Porter Collins, the new venue of Anthony and Liz Pino who gave us Anthony David's and Bin 14, opened just 2 months ago in an area that is developing. It is true that the North part of Hoboken needs more restaurants and Porter Collins is for sure a good addition, serving cocktails as well as a modern American menu. We went there early on a Saturday evening, still suffering from jet lag from our trip to France.
Interesting how things can be coincidental: I ended up at Thai Sliders in Chelsea the day my friend Benny told me about this place, although he was referring to their location in the Financial District. The restaurant itself is nice, not big, but with a sense of space probably coming from the high ceiling that is garnished with some metal sheets that gives the place a sort of authentic feel.
Times Square is not the best area to get great food, lots of restaurants focusing more on foot traffic than anything else, not caring if people would have a good time and great food, so they would come back. But there are exceptions and Tony's di Napoli is one of them. We often go to this family style Italian restaurant when people visit: the food is good and prices are quite reasonable. The last time we went was with our friends, the Yates, who came visiting.
It's been a while since I wanted to go to Momofuku má pêche, one of the many restaurants of Chef David Chang, my favorite being Momofuku Noodle Bar. Yes, I wanted to go there to try their signature dish: the habanero fried chicken. It was not that hard to get a reservation on Opentable. In fact, I was surprised that the place would not be more crowded for a Friday night. When you enter into the building, the first think you will see is Momofuku Milk Bar where Pastry Chef and founder Christina Tosi offers a bunch of delicious treats.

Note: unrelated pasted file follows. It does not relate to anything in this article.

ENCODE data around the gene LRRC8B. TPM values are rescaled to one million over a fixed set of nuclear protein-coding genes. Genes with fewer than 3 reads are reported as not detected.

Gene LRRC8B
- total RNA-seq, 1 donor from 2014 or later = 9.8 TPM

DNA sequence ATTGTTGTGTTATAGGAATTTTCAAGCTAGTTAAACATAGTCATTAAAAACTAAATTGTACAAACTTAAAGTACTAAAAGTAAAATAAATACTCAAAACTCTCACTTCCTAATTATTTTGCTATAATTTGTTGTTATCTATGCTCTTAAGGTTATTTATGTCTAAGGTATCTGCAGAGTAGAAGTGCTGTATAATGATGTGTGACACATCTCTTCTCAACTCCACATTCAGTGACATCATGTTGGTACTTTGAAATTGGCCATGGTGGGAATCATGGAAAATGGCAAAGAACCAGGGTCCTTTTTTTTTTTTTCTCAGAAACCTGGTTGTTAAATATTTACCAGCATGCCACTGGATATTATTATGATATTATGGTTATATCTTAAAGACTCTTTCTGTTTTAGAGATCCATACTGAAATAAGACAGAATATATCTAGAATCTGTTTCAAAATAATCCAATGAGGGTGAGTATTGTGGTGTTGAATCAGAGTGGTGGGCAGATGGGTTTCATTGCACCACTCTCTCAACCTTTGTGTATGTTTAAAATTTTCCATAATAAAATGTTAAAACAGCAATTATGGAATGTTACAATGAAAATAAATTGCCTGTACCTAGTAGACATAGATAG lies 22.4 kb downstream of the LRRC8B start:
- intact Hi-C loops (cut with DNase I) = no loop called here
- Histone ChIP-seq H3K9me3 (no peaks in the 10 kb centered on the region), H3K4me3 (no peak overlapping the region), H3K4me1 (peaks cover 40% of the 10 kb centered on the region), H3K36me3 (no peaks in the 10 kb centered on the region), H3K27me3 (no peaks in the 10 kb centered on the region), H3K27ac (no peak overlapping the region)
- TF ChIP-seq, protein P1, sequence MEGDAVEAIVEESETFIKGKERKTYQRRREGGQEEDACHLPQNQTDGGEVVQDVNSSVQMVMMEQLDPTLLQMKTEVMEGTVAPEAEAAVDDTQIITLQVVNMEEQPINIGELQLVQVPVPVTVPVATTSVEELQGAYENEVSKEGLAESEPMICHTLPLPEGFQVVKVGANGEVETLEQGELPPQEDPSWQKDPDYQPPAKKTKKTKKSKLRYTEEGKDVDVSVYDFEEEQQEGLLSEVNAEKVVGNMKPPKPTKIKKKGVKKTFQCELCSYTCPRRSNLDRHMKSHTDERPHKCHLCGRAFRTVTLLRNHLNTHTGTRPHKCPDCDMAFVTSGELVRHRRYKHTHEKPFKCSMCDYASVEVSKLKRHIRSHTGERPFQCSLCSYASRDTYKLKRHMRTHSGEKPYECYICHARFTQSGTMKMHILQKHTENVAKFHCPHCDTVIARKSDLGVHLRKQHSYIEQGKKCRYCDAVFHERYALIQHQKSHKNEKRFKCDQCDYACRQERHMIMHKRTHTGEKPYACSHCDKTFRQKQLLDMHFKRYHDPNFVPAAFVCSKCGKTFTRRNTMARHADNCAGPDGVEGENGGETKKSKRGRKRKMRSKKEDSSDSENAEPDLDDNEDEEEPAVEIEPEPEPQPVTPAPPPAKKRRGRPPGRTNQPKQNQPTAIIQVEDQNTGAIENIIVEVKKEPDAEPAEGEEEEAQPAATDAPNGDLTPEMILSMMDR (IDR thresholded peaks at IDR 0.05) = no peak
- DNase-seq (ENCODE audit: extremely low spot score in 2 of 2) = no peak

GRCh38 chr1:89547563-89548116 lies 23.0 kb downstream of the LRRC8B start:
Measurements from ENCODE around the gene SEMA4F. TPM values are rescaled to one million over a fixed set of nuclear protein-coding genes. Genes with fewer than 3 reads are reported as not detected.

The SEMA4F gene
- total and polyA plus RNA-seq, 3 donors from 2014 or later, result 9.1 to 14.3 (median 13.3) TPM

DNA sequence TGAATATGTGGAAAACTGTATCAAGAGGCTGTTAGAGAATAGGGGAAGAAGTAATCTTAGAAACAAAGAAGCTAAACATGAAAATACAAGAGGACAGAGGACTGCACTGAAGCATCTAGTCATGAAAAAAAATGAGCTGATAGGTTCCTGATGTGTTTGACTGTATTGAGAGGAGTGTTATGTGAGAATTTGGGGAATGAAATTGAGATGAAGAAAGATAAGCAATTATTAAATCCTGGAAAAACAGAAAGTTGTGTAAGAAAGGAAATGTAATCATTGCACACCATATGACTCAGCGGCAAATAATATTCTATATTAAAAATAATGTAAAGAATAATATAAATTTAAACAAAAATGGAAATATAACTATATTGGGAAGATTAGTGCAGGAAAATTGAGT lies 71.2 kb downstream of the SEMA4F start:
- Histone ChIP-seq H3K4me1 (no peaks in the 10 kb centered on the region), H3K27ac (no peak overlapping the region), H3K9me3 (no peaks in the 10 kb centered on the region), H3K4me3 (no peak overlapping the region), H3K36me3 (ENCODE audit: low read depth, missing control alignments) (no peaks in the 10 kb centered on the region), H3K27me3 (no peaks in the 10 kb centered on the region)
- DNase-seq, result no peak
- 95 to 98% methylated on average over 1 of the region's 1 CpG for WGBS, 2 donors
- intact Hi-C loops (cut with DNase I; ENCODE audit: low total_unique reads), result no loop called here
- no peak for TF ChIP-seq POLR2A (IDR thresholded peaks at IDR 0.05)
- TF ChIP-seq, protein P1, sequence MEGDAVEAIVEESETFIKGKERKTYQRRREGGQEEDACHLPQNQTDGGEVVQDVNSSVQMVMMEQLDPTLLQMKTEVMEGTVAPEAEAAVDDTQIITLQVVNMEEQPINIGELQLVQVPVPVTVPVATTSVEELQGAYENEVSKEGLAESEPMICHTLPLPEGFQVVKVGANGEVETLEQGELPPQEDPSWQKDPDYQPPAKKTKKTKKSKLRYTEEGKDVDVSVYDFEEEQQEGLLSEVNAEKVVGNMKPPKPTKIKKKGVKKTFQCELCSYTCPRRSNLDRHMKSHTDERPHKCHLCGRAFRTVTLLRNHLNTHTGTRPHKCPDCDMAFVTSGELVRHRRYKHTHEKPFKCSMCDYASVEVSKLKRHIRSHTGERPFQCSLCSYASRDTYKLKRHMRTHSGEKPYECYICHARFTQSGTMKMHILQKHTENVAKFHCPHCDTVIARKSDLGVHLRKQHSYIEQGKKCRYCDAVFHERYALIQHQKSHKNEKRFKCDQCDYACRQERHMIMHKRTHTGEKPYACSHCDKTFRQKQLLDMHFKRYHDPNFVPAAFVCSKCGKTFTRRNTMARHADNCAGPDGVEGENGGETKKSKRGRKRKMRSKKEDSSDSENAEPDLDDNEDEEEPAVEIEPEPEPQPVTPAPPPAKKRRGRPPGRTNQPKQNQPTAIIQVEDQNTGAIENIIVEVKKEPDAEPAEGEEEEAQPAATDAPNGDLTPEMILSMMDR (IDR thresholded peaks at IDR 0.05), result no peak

I love Kati Rolls, a sort of wrap made with paratha bread, typical street food, that originated in Kolkata, India. So I was excited to go to Desi Grub, a place we found walking on 40th, on our way to Port Authority. It is a small place, with just few seats and an open kitchen from where they will cook your rolls to order.
I sometimes go to a place and wish they were in my neighborhood. This is what happened with Cannelle, a French bakery located in Long Island City, where we went for Jodi's Popup Show. We had to go early to setup her art at the Rockaway Brewery Co and and I proposed to go have breakfast at Cannelle.
This week, I was invited to a wonderful event at Sushi Seki Times Square, to celebrate the placement in Wine & Spirits Magazine - NYC 50 (where to eat and drink well in NYC right now). I have never been to that place, but, believe me: after what I have tried, I will surely go back, especially after trying some of the signature dishes of Chef Seki, that I wish I met that day.
Our friends Jen and Gary wanted to go to the Whitney Museum and then have lunch at Untitled, the restaurant located on the first floor of the museum (art without a title is named "untitled"). I admit that I was not sure what to expect there, thinking that the food would probably be overpriced and subpar. I was wrong! At Untitled, Executive Chef Suzanne Cupps crafted a small contemporary American menu perfectly executed and served in a modern dining room with lots of light thanks to the floor to ceiling windows. And if you are curious like me, you can even observe the ballet happening in the open kitchen.